County, industry look to beef up skilled trades

By James Matthews, Local Journalism Initiative Reporter

Haliburton County will have a hand in local workforce development.
And they’re going straight to the high school to do it.
Steve Ovell, economic development and tourism director, brought the idea of a skilled trades partnership to county council when it met March 27. It’s based on a partnership that was undertaken by the county and community industry partners last spring.
Haliburton County partnered with the Haliburton County Homebuilders Association (HCHBA) in May 2023 to host the first skilled trades bus tour. Thirty students went to five locations within the county to highlight skilled trades job opportunities.
“We view it more as it’s really a workforce development program,” Ovell said. “It gets some access for our home builders to get into the classroom and further support them.”
Locations included Sunbelt Rentals, Holden Truss Plant, a construction site at 75 per cent completion, a completed timber frame home, and a large landscaping site.
Employers at each site were provided an opportunity to address the students and discuss the employment options within their sector and the stability of the jobs. The program was well received and will be run again this spring. 
The hope is that from good things will come greater endeavours.
The implementation of the day-long course generated further discussion regarding partnership opportunities in the future, particularly around creating more exposure of the skilled trades to the county’s young people.
So the county, HCHBA, and Haliburton Highlands Secondary School (HHSS) began discussions last fall about such a partnership that will cover the fundamentals of framing and drywall installation as well as introduction to electrical work, including the basics of wiring switches and lights.
HCHBA members donated their time and materials to the HHSS skilled trades class as a method of connecting students to trades and apprenticeship opportunities. They had also engaged with math and co-op classes to discuss the importance of their curriculum to growth in the trades.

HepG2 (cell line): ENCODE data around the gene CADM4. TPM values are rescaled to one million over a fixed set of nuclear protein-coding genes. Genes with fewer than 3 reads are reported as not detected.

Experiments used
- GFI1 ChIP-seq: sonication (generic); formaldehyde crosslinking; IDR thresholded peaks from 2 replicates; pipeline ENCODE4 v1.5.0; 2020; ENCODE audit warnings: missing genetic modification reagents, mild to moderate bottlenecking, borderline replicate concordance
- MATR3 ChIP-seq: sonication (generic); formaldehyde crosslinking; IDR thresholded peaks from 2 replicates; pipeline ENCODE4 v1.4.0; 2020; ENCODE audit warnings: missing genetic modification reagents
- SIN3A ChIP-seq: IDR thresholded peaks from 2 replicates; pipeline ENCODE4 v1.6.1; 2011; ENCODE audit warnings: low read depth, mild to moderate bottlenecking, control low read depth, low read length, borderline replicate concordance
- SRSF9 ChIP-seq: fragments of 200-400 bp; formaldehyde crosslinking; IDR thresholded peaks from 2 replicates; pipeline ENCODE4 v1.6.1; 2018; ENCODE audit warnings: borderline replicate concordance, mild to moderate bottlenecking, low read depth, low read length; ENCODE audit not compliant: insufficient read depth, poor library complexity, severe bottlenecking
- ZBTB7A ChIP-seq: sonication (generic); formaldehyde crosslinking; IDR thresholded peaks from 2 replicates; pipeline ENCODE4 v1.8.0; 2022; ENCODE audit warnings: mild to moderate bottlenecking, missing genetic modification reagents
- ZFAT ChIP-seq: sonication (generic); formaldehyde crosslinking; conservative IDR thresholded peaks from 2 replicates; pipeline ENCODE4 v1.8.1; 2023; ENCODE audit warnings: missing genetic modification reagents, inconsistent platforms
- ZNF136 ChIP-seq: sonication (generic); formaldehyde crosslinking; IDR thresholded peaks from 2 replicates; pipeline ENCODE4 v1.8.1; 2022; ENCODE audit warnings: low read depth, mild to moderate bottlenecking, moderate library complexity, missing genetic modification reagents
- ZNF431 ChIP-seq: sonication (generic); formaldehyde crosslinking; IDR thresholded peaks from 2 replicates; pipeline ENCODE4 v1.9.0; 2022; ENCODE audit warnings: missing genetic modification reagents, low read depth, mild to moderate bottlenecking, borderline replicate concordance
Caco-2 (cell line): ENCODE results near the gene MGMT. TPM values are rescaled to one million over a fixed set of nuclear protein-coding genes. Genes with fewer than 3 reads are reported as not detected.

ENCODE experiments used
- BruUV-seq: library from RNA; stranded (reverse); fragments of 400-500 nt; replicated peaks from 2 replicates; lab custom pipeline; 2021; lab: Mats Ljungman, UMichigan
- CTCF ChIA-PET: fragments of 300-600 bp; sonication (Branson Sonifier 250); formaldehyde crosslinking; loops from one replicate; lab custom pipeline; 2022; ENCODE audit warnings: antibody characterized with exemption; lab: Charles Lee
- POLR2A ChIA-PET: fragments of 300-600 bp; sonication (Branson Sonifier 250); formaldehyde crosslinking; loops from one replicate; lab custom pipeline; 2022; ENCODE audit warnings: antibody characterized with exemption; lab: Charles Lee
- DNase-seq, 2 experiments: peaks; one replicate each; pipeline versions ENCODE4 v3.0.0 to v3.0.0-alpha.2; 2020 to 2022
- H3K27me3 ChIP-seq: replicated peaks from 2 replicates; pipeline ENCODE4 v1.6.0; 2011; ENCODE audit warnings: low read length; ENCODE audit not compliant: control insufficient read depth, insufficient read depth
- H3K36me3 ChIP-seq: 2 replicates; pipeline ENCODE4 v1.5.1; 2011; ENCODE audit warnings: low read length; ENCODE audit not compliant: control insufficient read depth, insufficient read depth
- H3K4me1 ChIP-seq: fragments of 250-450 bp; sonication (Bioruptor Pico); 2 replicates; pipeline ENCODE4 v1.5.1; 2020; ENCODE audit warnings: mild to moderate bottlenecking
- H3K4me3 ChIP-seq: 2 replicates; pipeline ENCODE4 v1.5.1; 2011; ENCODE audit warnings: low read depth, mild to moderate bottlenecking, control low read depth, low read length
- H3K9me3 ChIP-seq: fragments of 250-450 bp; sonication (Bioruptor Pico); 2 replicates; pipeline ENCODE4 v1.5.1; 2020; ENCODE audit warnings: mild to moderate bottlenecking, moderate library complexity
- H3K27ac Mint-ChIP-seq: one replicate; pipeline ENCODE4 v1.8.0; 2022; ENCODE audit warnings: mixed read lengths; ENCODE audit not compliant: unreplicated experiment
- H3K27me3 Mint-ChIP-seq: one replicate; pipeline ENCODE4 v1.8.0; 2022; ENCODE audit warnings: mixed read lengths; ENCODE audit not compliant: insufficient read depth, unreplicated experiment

To help support the class and enhance its budget, the HCHBA donated more than $3,000 in materials to the class to help further develop its programming.
“They’ve graciously donated a lot of their staff time and some financial resources,” Ovell said. “If we can help support them so that they’re not paying out of pocket to further enhance the program, that’s our role in this.”
The county would provide financial support to HCHBA to allow them to purchase additional materials, tools, and safety equipment to help enhance the projects and program.
In return HCHBA members would continue to donate their time and HHSS would invite them into the classroom of 22 students to assist with the hands-on work.
Instruction includes safety training so students would be better prepared to start summer employment.
Councillor Bob Carter, the mayor of Minden Hills, wondered if the school board would kick in some resources for the program.
“It seems we are funding, the home builders are giving a lot of volunteer time, what’s the school board doing?” Carter said.
“School board obviously is funding the program through their budget,” Ovell said. “The one number I couldn’t get from them was the actual overall financial contribution that they put towards the class.”
He said that one of the details that would be spelled out in a memorandum of understanding (MOU) between the county and the HCHBA. The MOU will formalize the partnership and outline the responsibilities and tracking procedures of each organization. 
Should this partnership be a success, the program could expand into 2025.
Coun. Cecil Ryall, Highlands East’s deputy mayor, said universities provide good educations, but more people in skilled trades is what’s needed today. He wondered if more of the trades could be introduced at the high school level in future.
“This is the first step in the process,” Ovell said. “If we’re successful, it could be something that could be maybe duplicated or replicated in other areas of the province.”
“I think we need to do more of this sort of thing,” said Coun. Murray Fearrey, the mayor of Dysart.